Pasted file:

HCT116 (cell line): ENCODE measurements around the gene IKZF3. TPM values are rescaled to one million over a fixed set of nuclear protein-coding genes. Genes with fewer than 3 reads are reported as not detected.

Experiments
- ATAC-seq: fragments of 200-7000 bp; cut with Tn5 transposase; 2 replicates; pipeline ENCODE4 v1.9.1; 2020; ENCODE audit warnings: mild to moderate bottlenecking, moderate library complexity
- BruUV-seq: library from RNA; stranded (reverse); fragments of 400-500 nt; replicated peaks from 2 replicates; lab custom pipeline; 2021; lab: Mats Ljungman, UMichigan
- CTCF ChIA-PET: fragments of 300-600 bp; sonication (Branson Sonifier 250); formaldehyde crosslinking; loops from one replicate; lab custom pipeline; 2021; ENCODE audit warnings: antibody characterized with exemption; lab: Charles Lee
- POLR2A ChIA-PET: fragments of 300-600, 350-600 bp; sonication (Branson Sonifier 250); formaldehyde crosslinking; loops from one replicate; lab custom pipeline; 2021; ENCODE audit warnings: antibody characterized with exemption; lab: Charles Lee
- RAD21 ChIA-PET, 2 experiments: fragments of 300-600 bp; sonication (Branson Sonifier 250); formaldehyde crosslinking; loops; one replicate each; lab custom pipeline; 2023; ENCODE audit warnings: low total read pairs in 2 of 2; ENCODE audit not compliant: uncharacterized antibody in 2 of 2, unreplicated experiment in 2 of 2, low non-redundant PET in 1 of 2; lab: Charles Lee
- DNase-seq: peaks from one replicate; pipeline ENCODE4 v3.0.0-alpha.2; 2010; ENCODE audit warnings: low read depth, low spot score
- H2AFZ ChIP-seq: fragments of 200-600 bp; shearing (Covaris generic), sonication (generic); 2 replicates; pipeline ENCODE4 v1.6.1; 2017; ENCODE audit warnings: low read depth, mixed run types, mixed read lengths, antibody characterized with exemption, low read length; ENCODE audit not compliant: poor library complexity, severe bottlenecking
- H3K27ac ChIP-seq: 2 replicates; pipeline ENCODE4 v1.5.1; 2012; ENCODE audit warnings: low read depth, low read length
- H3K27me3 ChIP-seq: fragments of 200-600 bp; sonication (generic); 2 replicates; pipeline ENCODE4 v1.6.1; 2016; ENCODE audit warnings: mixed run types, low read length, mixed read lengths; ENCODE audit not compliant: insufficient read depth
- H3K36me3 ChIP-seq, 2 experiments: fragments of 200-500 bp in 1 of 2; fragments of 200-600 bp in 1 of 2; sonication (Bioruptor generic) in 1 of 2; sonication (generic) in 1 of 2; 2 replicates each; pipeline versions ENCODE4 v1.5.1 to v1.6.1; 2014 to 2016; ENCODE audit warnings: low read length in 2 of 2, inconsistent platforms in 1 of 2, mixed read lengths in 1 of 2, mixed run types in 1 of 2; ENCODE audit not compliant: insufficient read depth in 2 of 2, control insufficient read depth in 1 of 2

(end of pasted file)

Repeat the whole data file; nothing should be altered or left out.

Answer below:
HCT116 (cell line): ENCODE measurements around the gene IKZF3. TPM values are rescaled to one million over a fixed set of nuclear protein-coding genes. Genes with fewer than 3 reads are reported as not detected.

Experiments
- ATAC-seq: fragments of 200-7000 bp; cut with Tn5 transposase; 2 replicates; pipeline ENCODE4 v1.9.1; 2020; ENCODE audit warnings: mild to moderate bottlenecking, moderate library complexity
- BruUV-seq: library from RNA; stranded (reverse); fragments of 400-500 nt; replicated peaks from 2 replicates; lab custom pipeline; 2021; lab: Mats Ljungman, UMichigan
- CTCF ChIA-PET: fragments of 300-600 bp; sonication (Branson Sonifier 250); formaldehyde crosslinking; loops from one replicate; lab custom pipeline; 2021; ENCODE audit warnings: antibody characterized with exemption; lab: Charles Lee
- POLR2A ChIA-PET: fragments of 300-600, 350-600 bp; sonication (Branson Sonifier 250); formaldehyde crosslinking; loops from one replicate; lab custom pipeline; 2021; ENCODE audit warnings: antibody characterized with exemption; lab: Charles Lee
- RAD21 ChIA-PET, 2 experiments: fragments of 300-600 bp; sonication (Branson Sonifier 250); formaldehyde crosslinking; loops; one replicate each; lab custom pipeline; 2023; ENCODE audit warnings: low total read pairs in 2 of 2; ENCODE audit not compliant: uncharacterized antibody in 2 of 2, unreplicated experiment in 2 of 2, low non-redundant PET in 1 of 2; lab: Charles Lee
- DNase-seq: peaks from one replicate; pipeline ENCODE4 v3.0.0-alpha.2; 2010; ENCODE audit warnings: low read depth, low spot score
- H2AFZ ChIP-seq: fragments of 200-600 bp; shearing (Covaris generic), sonication (generic); 2 replicates; pipeline ENCODE4 v1.6.1; 2017; ENCODE audit warnings: low read depth, mixed run types, mixed read lengths, antibody characterized with exemption, low read length; ENCODE audit not compliant: poor library complexity, severe bottlenecking
- H3K27ac ChIP-seq: 2 replicates; pipeline ENCODE4 v1.5.1; 2012; ENCODE audit warnings: low read depth, low read length
- H3K27me3 ChIP-seq: fragments of 200-600 bp; sonication (generic); 2 replicates; pipeline ENCODE4 v1.6.1; 2016; ENCODE audit warnings: mixed run types, low read length, mixed read lengths; ENCODE audit not compliant: insufficient read depth
- H3K36me3 ChIP-seq, 2 experiments: fragments of 200-500 bp in 1 of 2; fragments of 200-600 bp in 1 of 2; sonication (Bioruptor generic) in 1 of 2; sonication (generic) in 1 of 2; 2 replicates each; pipeline versions ENCODE4 v1.5.1 to v1.6.1; 2014 to 2016; ENCODE audit warnings: low read length in 2 of 2, inconsistent platforms in 1 of 2, mixed read lengths in 1 of 2, mixed run types in 1 of 2; ENCODE audit not compliant: insufficient read depth in 2 of 2, control insufficient read depth in 1 of 2